When I first started, I bought one of those roll-on waxers. It seemed to me that something with an applicator would be easier to use than freehand with the popsicle sticks. I thought I would be able to control the amount of wax better.
Wrong. I could not control the flow of the wax. And, as Marilyn reminds me all the time, you either have to keep the head of the roll on really, really clean - or replace it after each use. So I went to the next level.
Still not convinced that I wanted to invest in the whole shebang, I bought Gigi's microwavable creme wax kit. (I still have the box because I keep my cut muslin strips and popsicle sticks in there, as it fits really nicely on my medicine cabinet shelf):
This kit includes everything one needs to get get started and worked just fine. It retails at Sally Beauty Supply for $18.99 Once I was confident with the tools, I bought the full sized stuff:
Obviously, one isn't required to use all of the products in the line. In fact, most people just use astringent to cleanse their faces, baby powder to prep and baby oil to clean up the skin. and Marilyn isn't all that impressed with the Gigi wax - she prefers Satin Smooth products. But I am satisfied with this stuff, particularly because I shop at Sally and it is all right there.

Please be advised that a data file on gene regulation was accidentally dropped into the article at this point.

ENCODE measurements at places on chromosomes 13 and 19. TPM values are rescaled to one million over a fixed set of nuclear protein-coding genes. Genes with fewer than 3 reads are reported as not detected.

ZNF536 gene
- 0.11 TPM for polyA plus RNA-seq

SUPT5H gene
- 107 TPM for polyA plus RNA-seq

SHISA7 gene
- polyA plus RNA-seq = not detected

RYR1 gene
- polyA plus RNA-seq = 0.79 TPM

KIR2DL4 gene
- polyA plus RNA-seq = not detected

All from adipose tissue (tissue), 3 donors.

Here are my tips:
- Go conservative. The reason I have been making mistakes lately is that I've become lazy about taking the time with tweezers to clean up loose hairs in the brow line. Don't be lazy.
- Keep everything clean. Use the collar on the wax warmer. Use the cover when not in use. Keep the applicator sticks and muslin strips clean and dry. If bacteria starts to grow on supplies and equipment, the very least that will happen is that your skin will start to break out.
- Don't get fancy. One reason I decided I could do this at home is that I am not interested in the artistic shaping. I want my brows to be symmetrical, with clean lines and just a bit thinner.
- You are not committed until you tear off the strip. If you applied the wax badly, or even if you just have a bad feeling about it, you can use the oil-based stuff to remove it and start over. It's better than botching it.
- Have the appropriate cosmetics handy in case you botch it.
Because I refuse to make a video of myself, I spent a good hour on YouTube looking for the best demo. (You would not believe some of the people they have demonstrating this. Teenagers. Ugh.) This is the best one I saw in that the demonstrator, Ms. Judith, is so conservative with her wax that she literally cuts the strips in such a way to minimize mistakes. Her technique is way better than mine.
The first year or two, I would do two or three waxes at home and then go to the salon once just to get another perspective. It wasn't really necessary, but it made me feel better.
That ought to get you started.